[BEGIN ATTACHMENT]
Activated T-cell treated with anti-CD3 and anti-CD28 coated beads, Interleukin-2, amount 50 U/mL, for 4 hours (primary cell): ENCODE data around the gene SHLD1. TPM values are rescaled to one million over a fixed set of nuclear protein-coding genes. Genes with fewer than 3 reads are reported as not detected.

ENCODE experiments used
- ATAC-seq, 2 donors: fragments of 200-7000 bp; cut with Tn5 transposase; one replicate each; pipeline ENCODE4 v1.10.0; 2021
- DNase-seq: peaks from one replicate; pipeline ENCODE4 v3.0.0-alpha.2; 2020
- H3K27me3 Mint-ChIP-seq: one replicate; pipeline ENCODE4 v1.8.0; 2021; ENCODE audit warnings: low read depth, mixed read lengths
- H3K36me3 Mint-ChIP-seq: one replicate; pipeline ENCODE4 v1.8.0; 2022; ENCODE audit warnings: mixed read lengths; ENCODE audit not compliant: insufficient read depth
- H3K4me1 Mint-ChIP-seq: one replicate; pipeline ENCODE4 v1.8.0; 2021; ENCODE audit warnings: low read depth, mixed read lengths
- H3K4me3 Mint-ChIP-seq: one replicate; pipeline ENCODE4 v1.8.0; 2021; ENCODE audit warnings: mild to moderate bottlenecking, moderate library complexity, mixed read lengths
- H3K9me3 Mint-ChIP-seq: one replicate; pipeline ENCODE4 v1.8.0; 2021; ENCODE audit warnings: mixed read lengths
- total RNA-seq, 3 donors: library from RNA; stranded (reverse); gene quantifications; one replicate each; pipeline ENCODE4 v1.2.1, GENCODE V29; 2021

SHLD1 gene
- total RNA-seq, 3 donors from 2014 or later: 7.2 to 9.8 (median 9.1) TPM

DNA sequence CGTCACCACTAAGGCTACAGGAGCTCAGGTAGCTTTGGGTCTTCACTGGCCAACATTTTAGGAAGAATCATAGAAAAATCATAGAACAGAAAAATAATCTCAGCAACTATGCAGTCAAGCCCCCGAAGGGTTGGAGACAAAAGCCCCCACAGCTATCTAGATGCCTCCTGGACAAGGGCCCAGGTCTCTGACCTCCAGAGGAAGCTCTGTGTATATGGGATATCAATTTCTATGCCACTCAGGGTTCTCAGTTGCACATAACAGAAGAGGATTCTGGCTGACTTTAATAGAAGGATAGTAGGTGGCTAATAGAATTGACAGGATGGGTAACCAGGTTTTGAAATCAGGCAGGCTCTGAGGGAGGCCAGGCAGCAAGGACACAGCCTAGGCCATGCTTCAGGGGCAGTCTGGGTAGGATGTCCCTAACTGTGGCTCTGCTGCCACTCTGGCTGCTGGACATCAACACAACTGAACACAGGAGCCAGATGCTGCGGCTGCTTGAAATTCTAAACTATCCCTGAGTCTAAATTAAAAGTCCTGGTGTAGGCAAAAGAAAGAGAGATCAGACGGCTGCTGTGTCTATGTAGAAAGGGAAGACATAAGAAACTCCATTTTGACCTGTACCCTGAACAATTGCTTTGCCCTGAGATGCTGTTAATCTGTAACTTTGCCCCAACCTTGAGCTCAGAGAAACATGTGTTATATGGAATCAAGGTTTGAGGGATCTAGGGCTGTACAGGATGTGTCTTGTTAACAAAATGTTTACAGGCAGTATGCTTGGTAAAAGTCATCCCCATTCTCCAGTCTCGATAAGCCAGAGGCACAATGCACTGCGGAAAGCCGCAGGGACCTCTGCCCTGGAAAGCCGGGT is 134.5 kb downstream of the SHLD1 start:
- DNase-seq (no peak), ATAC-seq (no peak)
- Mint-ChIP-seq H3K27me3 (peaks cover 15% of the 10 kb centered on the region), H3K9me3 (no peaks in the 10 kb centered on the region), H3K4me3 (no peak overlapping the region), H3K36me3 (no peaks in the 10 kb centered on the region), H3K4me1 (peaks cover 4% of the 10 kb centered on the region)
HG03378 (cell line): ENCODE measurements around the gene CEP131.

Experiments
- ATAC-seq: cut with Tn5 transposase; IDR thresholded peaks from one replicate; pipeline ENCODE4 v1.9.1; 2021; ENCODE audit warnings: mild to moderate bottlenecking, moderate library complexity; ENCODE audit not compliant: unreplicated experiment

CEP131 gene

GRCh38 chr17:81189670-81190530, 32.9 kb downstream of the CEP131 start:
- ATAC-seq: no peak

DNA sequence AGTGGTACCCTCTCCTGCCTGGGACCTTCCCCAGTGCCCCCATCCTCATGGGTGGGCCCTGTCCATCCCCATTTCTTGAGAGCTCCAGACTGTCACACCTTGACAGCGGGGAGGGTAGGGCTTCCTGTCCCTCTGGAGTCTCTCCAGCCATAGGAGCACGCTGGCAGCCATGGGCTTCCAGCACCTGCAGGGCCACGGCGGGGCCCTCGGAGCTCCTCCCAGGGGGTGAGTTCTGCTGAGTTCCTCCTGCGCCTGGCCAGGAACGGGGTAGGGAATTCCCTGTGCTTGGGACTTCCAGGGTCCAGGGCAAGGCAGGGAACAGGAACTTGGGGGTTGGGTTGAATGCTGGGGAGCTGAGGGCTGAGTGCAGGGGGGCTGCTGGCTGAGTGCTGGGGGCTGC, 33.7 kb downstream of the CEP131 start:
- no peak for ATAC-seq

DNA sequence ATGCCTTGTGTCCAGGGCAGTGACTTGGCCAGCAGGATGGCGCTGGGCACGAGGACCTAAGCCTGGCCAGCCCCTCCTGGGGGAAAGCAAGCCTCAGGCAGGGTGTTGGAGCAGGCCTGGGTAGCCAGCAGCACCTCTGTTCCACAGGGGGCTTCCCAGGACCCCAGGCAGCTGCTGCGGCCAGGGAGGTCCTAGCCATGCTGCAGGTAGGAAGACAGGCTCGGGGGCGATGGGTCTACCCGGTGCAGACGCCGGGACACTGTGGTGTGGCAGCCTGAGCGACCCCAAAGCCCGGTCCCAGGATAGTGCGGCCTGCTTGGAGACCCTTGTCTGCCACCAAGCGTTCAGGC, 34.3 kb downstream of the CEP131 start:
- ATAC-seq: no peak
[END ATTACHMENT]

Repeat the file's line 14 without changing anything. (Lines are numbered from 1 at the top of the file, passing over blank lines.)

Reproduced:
- DNase-seq (no peak), ATAC-seq (no peak)